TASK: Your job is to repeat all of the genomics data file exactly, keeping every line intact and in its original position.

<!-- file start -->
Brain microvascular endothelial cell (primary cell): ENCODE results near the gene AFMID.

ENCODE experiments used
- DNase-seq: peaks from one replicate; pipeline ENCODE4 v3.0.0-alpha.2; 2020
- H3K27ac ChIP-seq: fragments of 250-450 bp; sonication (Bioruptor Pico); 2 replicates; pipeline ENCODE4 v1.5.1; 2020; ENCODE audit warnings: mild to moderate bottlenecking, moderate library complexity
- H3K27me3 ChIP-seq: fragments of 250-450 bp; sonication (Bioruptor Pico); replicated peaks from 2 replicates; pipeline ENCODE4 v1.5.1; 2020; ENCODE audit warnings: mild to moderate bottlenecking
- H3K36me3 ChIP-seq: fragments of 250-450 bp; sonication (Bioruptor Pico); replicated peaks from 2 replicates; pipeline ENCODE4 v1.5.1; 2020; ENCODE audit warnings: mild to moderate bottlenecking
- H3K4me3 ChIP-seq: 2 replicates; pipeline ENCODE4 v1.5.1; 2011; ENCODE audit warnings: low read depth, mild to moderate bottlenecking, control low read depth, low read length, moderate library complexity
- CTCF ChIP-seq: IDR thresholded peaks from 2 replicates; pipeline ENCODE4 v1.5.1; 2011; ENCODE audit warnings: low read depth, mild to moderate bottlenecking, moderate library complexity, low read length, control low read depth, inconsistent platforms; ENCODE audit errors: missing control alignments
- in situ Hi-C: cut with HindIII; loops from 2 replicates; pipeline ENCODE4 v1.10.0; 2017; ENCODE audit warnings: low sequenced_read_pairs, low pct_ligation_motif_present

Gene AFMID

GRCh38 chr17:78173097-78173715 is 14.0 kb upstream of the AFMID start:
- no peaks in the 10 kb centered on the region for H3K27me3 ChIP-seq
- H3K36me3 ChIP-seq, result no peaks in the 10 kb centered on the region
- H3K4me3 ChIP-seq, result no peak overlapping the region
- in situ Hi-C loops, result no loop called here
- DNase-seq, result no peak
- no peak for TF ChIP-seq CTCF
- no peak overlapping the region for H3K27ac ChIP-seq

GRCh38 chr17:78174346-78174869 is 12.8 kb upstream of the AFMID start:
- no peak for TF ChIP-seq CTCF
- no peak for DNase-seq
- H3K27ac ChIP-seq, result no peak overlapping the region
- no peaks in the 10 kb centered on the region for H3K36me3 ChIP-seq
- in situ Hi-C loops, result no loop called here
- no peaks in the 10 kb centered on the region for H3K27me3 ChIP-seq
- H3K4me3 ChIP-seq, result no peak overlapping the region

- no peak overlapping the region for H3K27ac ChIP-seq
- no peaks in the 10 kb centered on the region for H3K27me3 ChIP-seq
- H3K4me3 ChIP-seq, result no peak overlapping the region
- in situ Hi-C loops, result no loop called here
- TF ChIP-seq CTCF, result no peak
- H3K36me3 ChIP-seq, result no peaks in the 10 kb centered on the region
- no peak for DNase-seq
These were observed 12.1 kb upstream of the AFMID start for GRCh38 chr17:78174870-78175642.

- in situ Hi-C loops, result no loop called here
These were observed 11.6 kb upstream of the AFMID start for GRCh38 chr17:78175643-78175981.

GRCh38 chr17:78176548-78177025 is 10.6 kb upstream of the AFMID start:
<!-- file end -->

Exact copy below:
Brain microvascular endothelial cell (primary cell): ENCODE results near the gene AFMID.

ENCODE experiments used
- DNase-seq: peaks from one replicate; pipeline ENCODE4 v3.0.0-alpha.2; 2020
- H3K27ac ChIP-seq: fragments of 250-450 bp; sonication (Bioruptor Pico); 2 replicates; pipeline ENCODE4 v1.5.1; 2020; ENCODE audit warnings: mild to moderate bottlenecking, moderate library complexity
- H3K27me3 ChIP-seq: fragments of 250-450 bp; sonication (Bioruptor Pico); replicated peaks from 2 replicates; pipeline ENCODE4 v1.5.1; 2020; ENCODE audit warnings: mild to moderate bottlenecking
- H3K36me3 ChIP-seq: fragments of 250-450 bp; sonication (Bioruptor Pico); replicated peaks from 2 replicates; pipeline ENCODE4 v1.5.1; 2020; ENCODE audit warnings: mild to moderate bottlenecking
- H3K4me3 ChIP-seq: 2 replicates; pipeline ENCODE4 v1.5.1; 2011; ENCODE audit warnings: low read depth, mild to moderate bottlenecking, control low read depth, low read length, moderate library complexity
- CTCF ChIP-seq: IDR thresholded peaks from 2 replicates; pipeline ENCODE4 v1.5.1; 2011; ENCODE audit warnings: low read depth, mild to moderate bottlenecking, moderate library complexity, low read length, control low read depth, inconsistent platforms; ENCODE audit errors: missing control alignments
- in situ Hi-C: cut with HindIII; loops from 2 replicates; pipeline ENCODE4 v1.10.0; 2017; ENCODE audit warnings: low sequenced_read_pairs, low pct_ligation_motif_present

Gene AFMID

GRCh38 chr17:78173097-78173715 is 14.0 kb upstream of the AFMID start:
- no peaks in the 10 kb centered on the region for H3K27me3 ChIP-seq
- H3K36me3 ChIP-seq, result no peaks in the 10 kb centered on the region
- H3K4me3 ChIP-seq, result no peak overlapping the region
- in situ Hi-C loops, result no loop called here
- DNase-seq, result no peak
- no peak for TF ChIP-seq CTCF
- no peak overlapping the region for H3K27ac ChIP-seq

GRCh38 chr17:78174346-78174869 is 12.8 kb upstream of the AFMID start:
- no peak for TF ChIP-seq CTCF
- no peak for DNase-seq
- H3K27ac ChIP-seq, result no peak overlapping the region
- no peaks in the 10 kb centered on the region for H3K36me3 ChIP-seq
- in situ Hi-C loops, result no loop called here
- no peaks in the 10 kb centered on the region for H3K27me3 ChIP-seq
- H3K4me3 ChIP-seq, result no peak overlapping the region

- no peak overlapping the region for H3K27ac ChIP-seq
- no peaks in the 10 kb centered on the region for H3K27me3 ChIP-seq
- H3K4me3 ChIP-seq, result no peak overlapping the region
- in situ Hi-C loops, result no loop called here
- TF ChIP-seq CTCF, result no peak
- H3K36me3 ChIP-seq, result no peaks in the 10 kb centered on the region
- no peak for DNase-seq
These were observed 12.1 kb upstream of the AFMID start for GRCh38 chr17:78174870-78175642.

- in situ Hi-C loops, result no loop called here
These were observed 11.6 kb upstream of the AFMID start for GRCh38 chr17:78175643-78175981.

GRCh38 chr17:78176548-78177025 is 10.6 kb upstream of the AFMID start: